0

I've always had an interest in applying tech skills to improve the educational landscape. To do this, I've been building a video game to teach foreign languages as a side project. I've had positive feedback, but feel that I need a deeper understanding of the way students think and learn to successfully lead the project. I'm applying to a Master's program in Cognitive Science in Education at Columbia's Teachers College to fill these gaps.

My undergrad studies, however, were in business, computer science, and Chinese, and my career has been in business and software engineering. I don't have any formal training in Cognitive Science, Psychology, or academic research, beyond the second language acquisition and game-based learning theories I've read from academic journals such as the Educational Psychologist. While I do have experience as a volunteer teacher, and while my game is education focused and relies on data-driven learning outcomes, I'm worried that my background just isn't relevant enough for the program.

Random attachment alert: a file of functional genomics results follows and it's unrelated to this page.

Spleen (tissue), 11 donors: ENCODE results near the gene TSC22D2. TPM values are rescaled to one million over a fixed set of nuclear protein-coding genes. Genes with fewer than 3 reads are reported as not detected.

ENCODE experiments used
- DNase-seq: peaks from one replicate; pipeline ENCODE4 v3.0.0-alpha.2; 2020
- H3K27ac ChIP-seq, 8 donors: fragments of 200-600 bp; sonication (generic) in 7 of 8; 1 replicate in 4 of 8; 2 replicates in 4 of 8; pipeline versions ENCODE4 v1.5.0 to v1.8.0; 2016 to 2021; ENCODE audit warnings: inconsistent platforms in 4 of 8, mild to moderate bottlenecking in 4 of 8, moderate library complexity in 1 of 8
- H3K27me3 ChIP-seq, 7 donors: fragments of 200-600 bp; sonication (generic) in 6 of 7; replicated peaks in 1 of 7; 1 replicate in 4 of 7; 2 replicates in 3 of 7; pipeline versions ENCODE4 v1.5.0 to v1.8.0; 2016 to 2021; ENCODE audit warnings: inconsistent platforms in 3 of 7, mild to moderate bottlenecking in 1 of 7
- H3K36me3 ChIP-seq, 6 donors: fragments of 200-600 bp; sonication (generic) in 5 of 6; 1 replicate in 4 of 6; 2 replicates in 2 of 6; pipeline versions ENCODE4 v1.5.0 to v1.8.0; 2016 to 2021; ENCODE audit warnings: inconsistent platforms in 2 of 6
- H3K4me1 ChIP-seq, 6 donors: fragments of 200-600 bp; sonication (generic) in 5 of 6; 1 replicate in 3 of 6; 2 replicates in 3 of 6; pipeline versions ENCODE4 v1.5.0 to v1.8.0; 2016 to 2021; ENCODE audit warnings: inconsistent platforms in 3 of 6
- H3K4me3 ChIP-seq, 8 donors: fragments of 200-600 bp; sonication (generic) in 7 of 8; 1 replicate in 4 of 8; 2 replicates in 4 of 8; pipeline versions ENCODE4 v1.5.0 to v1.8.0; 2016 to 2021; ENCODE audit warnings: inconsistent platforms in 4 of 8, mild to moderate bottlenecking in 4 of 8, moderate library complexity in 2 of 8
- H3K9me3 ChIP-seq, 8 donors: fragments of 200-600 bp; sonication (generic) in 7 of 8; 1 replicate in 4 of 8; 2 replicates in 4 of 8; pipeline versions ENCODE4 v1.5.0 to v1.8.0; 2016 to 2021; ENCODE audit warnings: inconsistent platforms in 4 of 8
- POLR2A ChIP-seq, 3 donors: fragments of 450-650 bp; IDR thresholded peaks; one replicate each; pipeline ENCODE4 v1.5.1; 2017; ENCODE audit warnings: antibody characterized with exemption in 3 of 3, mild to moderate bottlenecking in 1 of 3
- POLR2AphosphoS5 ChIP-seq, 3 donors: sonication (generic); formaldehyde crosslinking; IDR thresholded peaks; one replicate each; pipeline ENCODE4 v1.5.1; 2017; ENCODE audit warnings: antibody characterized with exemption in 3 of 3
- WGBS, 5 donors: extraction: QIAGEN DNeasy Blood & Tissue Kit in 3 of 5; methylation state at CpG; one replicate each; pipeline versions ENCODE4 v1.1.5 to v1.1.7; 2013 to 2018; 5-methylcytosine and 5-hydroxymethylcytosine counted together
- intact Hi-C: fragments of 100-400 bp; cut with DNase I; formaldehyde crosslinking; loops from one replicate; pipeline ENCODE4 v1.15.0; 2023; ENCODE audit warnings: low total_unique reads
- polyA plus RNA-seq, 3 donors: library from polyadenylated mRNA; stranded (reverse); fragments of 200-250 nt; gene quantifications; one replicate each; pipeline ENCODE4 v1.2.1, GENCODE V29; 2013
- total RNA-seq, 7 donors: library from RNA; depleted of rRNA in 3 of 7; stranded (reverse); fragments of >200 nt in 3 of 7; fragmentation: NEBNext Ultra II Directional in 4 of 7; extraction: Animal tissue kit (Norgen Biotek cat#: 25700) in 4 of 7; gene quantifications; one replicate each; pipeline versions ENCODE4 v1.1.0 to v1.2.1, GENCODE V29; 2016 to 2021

To strengthen the relevance of my application, I've begun reading related texts from Pinker and Kahneman, and have been taking Coursera coursework in Cognitive Psychology and Cognitive Neuroscience. Q: are these good steps to take towards strengthening my otherwise unrelated / interdisciplinary background? Is Coursera viewed kindly as a way to build elementary knowledge in the field? Any recommendations or advice?

1

I suspect that the admissions office will look at your experience and the steps you are taking to fill gaps in your background and want to have you in the program. You might consider trying to find someone at Columbia to talk to before you apply formally.

1
  • Great answer. Additionally, you could look up course materials and requirements of the undergrad CogSci courses at Columbia.
    – Aolon
    Aug 1 at 5:19

Your Answer

By clicking “Post Your Answer”, you agree to our terms of service, privacy policy and cookie policy

Not the answer you're looking for? Browse other questions tagged or ask your own question.